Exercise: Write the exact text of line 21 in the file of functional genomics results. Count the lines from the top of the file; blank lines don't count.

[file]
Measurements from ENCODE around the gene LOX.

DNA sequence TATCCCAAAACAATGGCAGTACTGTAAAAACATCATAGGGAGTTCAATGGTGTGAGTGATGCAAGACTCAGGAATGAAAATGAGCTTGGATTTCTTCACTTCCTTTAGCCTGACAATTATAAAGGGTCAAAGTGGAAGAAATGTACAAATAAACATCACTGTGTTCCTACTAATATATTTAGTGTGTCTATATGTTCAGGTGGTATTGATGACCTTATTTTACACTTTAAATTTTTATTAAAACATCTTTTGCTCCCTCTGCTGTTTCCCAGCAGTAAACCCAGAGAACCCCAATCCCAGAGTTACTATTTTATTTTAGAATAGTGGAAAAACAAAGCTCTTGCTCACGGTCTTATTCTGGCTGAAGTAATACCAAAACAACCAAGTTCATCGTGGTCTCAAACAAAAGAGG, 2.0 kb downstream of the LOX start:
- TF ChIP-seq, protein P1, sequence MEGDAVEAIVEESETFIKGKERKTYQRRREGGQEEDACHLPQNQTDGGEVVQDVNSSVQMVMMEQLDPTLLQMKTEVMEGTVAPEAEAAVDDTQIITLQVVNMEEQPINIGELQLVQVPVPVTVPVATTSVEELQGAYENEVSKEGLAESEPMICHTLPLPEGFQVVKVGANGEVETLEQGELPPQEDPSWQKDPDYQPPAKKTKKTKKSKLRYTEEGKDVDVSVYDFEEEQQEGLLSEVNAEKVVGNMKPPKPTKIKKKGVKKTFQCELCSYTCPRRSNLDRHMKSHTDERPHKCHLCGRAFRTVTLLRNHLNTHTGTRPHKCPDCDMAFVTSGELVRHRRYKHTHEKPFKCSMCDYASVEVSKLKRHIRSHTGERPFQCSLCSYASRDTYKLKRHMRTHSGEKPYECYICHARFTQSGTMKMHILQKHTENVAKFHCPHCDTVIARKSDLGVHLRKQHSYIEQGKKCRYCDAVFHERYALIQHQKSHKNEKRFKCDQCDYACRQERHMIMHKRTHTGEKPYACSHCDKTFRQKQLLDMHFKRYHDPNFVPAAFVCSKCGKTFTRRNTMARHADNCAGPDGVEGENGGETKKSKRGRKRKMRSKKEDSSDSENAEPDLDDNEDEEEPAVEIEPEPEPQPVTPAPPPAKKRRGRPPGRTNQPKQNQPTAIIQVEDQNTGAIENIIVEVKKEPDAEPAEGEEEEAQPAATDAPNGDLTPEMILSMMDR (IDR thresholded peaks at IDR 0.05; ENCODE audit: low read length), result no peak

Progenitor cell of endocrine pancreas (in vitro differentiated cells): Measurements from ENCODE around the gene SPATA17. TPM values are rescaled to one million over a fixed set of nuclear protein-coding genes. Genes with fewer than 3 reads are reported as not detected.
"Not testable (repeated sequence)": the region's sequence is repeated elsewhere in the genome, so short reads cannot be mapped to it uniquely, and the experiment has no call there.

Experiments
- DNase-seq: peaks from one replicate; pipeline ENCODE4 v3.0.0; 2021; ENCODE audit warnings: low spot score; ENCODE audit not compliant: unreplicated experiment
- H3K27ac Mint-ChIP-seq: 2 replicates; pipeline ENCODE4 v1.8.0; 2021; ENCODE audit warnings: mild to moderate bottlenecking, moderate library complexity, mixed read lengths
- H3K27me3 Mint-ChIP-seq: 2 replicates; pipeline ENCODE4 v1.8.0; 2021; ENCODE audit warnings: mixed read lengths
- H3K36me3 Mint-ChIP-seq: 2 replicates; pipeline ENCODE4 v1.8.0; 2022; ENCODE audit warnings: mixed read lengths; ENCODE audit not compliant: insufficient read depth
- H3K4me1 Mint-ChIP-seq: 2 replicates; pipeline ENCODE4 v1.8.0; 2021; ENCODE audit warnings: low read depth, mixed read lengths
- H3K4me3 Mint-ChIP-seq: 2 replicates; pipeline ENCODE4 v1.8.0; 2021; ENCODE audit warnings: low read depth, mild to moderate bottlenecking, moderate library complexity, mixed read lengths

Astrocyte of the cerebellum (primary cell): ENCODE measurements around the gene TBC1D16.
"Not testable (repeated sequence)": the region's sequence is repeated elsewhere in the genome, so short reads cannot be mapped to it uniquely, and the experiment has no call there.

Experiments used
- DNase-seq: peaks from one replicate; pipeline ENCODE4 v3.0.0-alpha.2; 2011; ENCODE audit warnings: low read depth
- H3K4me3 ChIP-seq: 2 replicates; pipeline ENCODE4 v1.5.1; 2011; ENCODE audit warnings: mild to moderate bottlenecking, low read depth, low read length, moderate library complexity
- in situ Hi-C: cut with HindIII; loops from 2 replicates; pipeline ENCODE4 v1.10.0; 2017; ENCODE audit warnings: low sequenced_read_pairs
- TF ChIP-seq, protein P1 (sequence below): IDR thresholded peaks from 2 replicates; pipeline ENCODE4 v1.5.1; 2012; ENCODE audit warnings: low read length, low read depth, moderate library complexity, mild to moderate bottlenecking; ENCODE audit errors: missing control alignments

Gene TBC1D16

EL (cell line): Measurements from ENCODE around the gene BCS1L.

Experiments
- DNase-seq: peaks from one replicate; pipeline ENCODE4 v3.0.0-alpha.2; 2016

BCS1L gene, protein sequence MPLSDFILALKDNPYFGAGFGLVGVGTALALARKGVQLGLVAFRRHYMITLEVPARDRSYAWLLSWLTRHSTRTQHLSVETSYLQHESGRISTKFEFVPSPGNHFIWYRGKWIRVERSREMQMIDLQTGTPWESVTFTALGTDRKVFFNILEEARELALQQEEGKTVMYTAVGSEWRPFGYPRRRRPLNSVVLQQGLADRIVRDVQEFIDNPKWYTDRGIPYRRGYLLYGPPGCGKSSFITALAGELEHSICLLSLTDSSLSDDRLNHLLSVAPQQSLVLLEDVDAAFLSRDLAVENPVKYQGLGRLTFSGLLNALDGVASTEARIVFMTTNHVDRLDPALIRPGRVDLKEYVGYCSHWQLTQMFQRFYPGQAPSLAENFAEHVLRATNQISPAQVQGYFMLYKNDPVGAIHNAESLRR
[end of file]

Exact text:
EL (cell line): Measurements from ENCODE around the gene BCS1L.